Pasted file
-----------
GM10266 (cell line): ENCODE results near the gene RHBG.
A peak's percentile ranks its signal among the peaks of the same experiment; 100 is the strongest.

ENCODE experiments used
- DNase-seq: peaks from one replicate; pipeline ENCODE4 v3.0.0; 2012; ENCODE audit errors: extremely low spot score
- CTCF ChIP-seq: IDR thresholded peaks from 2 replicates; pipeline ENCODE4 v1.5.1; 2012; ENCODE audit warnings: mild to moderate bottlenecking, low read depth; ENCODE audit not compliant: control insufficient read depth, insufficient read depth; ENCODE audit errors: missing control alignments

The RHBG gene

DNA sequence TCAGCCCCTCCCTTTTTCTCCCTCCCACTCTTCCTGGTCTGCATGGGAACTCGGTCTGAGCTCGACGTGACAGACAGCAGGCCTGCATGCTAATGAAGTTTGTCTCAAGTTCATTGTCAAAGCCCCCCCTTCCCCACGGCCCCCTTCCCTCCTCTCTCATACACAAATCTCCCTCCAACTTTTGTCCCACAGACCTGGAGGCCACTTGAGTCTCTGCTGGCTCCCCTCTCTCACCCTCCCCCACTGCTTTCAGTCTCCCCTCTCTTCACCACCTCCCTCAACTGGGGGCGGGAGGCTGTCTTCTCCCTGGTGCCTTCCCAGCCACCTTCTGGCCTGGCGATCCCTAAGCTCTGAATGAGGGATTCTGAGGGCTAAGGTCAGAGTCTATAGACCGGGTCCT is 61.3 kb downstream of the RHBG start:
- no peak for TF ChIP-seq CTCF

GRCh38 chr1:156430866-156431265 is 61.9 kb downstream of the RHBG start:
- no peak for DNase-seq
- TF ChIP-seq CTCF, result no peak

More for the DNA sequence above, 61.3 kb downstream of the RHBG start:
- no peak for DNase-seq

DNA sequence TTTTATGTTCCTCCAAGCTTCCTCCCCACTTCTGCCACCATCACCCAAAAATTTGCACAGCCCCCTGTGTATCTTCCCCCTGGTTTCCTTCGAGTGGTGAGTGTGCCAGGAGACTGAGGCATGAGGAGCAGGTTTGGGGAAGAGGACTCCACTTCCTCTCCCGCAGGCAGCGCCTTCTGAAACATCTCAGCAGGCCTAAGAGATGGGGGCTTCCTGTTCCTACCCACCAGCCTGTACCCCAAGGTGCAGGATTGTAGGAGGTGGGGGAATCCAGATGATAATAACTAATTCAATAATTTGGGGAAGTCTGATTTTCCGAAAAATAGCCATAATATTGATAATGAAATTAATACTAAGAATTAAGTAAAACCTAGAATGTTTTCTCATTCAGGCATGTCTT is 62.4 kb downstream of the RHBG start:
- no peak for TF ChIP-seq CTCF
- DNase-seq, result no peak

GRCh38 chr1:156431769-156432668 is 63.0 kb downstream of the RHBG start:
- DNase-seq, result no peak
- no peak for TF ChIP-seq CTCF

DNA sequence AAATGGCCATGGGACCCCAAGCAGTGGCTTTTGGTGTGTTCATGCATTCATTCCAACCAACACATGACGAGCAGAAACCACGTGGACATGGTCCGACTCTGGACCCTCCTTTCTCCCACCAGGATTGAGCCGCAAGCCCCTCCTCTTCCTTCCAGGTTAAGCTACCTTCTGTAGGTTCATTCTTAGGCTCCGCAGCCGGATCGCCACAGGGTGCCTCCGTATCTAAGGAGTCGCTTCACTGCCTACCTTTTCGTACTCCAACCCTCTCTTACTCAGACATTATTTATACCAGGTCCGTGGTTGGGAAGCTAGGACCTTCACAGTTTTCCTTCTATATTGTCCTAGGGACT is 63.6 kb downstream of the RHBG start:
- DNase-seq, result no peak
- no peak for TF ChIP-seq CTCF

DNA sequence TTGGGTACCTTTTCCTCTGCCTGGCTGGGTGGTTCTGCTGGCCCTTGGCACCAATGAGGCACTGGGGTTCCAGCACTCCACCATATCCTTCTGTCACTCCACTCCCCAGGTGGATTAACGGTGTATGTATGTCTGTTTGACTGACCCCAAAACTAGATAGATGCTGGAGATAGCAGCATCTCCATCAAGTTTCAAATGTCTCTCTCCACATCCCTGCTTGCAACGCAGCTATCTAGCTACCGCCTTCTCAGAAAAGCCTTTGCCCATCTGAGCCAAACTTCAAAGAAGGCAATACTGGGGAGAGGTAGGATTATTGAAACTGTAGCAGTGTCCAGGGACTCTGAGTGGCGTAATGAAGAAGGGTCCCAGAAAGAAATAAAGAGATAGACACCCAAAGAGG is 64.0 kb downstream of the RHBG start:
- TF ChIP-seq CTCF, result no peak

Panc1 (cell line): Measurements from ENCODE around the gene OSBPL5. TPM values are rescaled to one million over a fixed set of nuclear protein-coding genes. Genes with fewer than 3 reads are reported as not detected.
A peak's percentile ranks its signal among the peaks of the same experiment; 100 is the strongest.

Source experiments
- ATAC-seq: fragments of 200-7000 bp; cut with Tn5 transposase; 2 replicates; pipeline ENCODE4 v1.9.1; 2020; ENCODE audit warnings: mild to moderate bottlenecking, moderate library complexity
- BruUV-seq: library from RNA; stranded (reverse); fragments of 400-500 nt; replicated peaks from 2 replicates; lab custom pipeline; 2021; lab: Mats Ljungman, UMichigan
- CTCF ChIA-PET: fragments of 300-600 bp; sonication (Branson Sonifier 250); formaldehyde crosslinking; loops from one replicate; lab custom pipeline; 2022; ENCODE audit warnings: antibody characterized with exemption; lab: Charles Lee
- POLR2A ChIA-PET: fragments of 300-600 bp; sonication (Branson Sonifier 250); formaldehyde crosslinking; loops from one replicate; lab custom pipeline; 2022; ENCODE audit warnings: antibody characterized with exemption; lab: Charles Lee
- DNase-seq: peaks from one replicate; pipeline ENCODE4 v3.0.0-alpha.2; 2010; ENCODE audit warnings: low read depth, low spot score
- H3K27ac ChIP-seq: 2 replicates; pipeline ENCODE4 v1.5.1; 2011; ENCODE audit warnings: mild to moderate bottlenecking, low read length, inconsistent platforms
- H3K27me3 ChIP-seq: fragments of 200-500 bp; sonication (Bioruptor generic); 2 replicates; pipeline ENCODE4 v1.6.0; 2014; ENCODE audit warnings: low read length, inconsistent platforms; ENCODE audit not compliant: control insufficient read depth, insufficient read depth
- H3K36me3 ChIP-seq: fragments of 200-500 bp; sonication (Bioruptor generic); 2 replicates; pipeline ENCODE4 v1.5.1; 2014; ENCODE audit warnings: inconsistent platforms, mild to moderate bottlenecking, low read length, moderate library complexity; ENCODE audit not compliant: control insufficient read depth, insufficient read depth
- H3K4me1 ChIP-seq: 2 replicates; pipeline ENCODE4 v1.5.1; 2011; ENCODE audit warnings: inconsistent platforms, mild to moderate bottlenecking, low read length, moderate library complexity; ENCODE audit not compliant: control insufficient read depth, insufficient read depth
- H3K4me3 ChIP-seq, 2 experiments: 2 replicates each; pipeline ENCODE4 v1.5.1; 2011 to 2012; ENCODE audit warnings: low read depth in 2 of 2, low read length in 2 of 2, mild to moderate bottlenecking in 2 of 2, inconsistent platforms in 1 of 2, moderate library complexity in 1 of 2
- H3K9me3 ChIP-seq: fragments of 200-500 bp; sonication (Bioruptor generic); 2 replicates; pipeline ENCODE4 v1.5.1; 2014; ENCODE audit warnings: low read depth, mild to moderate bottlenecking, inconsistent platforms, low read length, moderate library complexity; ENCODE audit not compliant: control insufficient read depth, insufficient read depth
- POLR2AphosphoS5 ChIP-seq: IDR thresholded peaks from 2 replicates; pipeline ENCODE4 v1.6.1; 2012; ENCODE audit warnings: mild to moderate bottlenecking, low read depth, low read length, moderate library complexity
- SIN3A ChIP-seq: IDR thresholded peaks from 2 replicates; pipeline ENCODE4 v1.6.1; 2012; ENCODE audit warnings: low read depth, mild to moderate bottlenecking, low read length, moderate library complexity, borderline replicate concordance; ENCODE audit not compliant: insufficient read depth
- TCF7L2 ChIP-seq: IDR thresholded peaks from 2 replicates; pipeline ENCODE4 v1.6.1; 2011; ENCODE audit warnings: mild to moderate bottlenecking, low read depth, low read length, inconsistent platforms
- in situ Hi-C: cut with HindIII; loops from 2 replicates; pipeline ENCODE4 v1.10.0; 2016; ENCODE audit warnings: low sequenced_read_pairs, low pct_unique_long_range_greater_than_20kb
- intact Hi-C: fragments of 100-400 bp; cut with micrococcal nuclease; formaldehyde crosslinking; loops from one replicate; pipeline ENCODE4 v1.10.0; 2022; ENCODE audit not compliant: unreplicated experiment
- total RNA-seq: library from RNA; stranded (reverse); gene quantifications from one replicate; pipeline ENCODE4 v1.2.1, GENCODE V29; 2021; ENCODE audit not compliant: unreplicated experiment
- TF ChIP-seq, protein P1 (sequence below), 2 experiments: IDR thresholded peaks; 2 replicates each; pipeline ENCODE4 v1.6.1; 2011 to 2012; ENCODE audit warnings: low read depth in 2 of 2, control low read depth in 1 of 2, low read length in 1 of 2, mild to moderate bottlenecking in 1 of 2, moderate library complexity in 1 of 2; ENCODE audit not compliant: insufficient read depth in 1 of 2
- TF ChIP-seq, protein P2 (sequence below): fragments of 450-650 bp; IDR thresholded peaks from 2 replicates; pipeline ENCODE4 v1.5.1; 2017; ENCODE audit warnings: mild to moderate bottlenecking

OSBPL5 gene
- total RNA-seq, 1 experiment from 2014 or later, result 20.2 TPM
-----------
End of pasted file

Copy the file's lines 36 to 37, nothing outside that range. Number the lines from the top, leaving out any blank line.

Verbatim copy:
- H3K4me1 ChIP-seq: 2 replicates; pipeline ENCODE4 v1.5.1; 2011; ENCODE audit warnings: inconsistent platforms, mild to moderate bottlenecking, low read length, moderate library complexity; ENCODE audit not compliant: control insufficient read depth, insufficient read depth
- H3K4me3 ChIP-seq, 2 experiments: 2 replicates each; pipeline ENCODE4 v1.5.1; 2011 to 2012; ENCODE audit warnings: low read depth in 2 of 2, low read length in 2 of 2, mild to moderate bottlenecking in 2 of 2, inconsistent platforms in 1 of 2, moderate library complexity in 1 of 2